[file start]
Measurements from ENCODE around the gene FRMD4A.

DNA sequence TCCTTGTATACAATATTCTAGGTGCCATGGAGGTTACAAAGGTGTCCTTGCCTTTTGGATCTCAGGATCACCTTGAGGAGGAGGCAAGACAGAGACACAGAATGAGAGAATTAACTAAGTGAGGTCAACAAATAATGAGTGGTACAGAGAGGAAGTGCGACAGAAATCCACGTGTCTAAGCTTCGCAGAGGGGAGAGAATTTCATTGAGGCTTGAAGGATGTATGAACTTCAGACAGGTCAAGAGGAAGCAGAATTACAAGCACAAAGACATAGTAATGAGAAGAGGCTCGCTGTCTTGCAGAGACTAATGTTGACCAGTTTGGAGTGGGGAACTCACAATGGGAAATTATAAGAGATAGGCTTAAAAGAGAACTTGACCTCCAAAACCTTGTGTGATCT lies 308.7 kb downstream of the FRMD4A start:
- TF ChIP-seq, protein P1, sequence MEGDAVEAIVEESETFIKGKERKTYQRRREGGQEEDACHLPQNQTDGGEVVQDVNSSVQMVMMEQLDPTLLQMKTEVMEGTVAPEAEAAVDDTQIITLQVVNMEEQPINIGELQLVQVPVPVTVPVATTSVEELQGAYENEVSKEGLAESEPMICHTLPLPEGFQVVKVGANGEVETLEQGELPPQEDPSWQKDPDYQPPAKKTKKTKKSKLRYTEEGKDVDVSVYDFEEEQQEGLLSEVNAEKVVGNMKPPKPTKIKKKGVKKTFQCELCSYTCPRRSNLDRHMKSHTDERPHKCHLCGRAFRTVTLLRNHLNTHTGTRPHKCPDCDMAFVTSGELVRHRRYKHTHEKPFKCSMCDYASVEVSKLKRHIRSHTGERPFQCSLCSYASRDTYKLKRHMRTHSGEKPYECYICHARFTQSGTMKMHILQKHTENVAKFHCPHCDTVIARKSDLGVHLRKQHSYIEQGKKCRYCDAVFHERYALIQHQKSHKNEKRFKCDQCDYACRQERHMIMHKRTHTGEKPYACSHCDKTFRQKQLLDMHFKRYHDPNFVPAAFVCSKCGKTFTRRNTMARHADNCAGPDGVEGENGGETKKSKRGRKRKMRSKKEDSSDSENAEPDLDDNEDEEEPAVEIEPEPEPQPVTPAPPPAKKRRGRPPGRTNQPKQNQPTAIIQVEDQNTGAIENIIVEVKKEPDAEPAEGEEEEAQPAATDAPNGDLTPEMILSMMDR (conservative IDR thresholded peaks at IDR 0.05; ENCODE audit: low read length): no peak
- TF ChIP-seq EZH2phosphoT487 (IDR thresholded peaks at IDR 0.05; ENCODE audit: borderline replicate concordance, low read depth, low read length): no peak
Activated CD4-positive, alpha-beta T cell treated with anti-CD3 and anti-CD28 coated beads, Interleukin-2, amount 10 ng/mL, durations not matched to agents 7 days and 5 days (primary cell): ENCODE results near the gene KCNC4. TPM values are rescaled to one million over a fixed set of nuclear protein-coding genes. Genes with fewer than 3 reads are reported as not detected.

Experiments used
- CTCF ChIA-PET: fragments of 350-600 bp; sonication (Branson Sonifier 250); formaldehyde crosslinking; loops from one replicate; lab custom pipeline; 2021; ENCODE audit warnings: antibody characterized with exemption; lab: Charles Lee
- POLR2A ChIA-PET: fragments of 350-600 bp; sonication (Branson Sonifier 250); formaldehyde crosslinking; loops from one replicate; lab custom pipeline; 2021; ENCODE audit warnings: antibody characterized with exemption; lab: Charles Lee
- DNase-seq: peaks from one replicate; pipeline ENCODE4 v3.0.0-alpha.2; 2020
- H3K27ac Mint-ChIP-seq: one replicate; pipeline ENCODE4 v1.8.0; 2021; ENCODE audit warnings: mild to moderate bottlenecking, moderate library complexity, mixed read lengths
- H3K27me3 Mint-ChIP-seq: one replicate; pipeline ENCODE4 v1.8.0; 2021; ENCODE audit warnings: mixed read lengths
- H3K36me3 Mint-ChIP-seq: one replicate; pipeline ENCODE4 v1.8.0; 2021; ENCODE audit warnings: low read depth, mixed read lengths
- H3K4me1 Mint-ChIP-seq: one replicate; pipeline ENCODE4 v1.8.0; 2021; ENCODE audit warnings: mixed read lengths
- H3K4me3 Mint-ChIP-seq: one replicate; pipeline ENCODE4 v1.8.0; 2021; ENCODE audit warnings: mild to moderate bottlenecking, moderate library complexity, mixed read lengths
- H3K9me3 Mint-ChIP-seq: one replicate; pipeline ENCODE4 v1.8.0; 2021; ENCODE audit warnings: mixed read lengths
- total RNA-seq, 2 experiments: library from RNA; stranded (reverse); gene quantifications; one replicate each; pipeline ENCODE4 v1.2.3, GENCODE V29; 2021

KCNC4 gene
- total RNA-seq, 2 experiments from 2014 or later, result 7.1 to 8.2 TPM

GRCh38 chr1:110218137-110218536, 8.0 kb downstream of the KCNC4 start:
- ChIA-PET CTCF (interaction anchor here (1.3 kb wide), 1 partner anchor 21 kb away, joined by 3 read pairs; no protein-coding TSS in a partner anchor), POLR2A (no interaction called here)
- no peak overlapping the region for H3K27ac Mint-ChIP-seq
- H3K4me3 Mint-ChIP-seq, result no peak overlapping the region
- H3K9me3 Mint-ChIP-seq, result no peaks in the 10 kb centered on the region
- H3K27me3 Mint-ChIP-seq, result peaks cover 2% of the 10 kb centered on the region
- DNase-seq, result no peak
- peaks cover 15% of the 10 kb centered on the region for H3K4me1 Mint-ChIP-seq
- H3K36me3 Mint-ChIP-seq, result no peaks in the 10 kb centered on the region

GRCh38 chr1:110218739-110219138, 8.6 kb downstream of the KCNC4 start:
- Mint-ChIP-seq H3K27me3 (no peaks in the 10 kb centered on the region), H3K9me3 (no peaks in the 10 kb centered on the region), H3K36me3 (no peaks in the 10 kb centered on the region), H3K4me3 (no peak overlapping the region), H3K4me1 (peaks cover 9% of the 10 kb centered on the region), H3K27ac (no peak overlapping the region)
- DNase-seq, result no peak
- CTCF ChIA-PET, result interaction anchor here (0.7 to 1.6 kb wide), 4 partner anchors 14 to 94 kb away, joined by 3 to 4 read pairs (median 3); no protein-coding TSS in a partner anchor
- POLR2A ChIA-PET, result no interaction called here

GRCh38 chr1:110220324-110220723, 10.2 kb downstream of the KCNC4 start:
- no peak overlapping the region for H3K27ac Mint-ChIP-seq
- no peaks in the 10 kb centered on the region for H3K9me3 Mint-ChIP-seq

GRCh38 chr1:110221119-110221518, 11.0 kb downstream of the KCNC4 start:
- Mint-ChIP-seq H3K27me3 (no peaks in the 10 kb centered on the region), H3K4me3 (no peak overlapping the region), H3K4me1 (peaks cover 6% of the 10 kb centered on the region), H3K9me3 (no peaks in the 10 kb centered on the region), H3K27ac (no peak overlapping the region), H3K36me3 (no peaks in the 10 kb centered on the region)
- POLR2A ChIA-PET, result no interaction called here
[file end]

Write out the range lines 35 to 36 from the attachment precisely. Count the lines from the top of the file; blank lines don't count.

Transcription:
- no peaks in the 10 kb centered on the region for H3K9me3 Mint-ChIP-seq

GRCh38 chr1:110221119-110221518, 11.0 kb downstream of the KCNC4 start: